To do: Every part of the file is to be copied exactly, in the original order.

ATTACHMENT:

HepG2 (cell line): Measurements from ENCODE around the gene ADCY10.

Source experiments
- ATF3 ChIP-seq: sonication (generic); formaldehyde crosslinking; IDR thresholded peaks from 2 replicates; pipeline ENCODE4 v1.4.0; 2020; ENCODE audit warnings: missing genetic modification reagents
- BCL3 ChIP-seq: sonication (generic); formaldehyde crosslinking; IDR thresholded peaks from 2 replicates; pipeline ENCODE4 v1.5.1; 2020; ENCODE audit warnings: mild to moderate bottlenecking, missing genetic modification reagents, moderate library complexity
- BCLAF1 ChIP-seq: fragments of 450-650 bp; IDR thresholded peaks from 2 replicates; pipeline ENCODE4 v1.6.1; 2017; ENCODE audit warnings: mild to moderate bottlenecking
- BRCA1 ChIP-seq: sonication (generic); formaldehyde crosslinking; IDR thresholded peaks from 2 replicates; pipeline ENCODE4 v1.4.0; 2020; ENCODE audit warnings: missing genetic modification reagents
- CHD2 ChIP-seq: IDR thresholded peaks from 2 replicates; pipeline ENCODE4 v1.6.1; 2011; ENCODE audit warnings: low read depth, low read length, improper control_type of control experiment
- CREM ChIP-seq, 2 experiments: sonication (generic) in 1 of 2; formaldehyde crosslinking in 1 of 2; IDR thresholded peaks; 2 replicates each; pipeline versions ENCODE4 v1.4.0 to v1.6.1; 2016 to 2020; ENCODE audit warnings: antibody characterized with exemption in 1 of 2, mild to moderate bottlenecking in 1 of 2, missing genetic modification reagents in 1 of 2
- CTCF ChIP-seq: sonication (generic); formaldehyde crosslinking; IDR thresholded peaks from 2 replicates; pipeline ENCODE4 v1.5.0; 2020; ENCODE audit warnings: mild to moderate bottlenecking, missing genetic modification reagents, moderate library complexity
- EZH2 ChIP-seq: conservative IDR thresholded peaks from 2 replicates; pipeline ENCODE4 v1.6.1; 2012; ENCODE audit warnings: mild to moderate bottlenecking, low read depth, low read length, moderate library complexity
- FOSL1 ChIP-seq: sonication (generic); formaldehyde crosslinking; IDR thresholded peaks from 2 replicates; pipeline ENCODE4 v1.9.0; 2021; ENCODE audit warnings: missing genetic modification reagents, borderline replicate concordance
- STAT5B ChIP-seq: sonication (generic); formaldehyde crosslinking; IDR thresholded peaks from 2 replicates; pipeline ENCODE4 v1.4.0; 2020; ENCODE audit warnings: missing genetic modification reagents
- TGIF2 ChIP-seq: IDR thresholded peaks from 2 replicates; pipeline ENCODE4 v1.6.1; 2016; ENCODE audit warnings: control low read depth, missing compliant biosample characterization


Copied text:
HepG2 (cell line): Measurements from ENCODE around the gene ADCY10.

Source experiments
- ATF3 ChIP-seq: sonication (generic); formaldehyde crosslinking; IDR thresholded peaks from 2 replicates; pipeline ENCODE4 v1.4.0; 2020; ENCODE audit warnings: missing genetic modification reagents
- BCL3 ChIP-seq: sonication (generic); formaldehyde crosslinking; IDR thresholded peaks from 2 replicates; pipeline ENCODE4 v1.5.1; 2020; ENCODE audit warnings: mild to moderate bottlenecking, missing genetic modification reagents, moderate library complexity
- BCLAF1 ChIP-seq: fragments of 450-650 bp; IDR thresholded peaks from 2 replicates; pipeline ENCODE4 v1.6.1; 2017; ENCODE audit warnings: mild to moderate bottlenecking
- BRCA1 ChIP-seq: sonication (generic); formaldehyde crosslinking; IDR thresholded peaks from 2 replicates; pipeline ENCODE4 v1.4.0; 2020; ENCODE audit warnings: missing genetic modification reagents
- CHD2 ChIP-seq: IDR thresholded peaks from 2 replicates; pipeline ENCODE4 v1.6.1; 2011; ENCODE audit warnings: low read depth, low read length, improper control_type of control experiment
- CREM ChIP-seq, 2 experiments: sonication (generic) in 1 of 2; formaldehyde crosslinking in 1 of 2; IDR thresholded peaks; 2 replicates each; pipeline versions ENCODE4 v1.4.0 to v1.6.1; 2016 to 2020; ENCODE audit warnings: antibody characterized with exemption in 1 of 2, mild to moderate bottlenecking in 1 of 2, missing genetic modification reagents in 1 of 2
- CTCF ChIP-seq: sonication (generic); formaldehyde crosslinking; IDR thresholded peaks from 2 replicates; pipeline ENCODE4 v1.5.0; 2020; ENCODE audit warnings: mild to moderate bottlenecking, missing genetic modification reagents, moderate library complexity
- EZH2 ChIP-seq: conservative IDR thresholded peaks from 2 replicates; pipeline ENCODE4 v1.6.1; 2012; ENCODE audit warnings: mild to moderate bottlenecking, low read depth, low read length, moderate library complexity
- FOSL1 ChIP-seq: sonication (generic); formaldehyde crosslinking; IDR thresholded peaks from 2 replicates; pipeline ENCODE4 v1.9.0; 2021; ENCODE audit warnings: missing genetic modification reagents, borderline replicate concordance
- STAT5B ChIP-seq: sonication (generic); formaldehyde crosslinking; IDR thresholded peaks from 2 replicates; pipeline ENCODE4 v1.4.0; 2020; ENCODE audit warnings: missing genetic modification reagents
- TGIF2 ChIP-seq: IDR thresholded peaks from 2 replicates; pipeline ENCODE4 v1.6.1; 2016; ENCODE audit warnings: control low read depth, missing compliant biosample characterization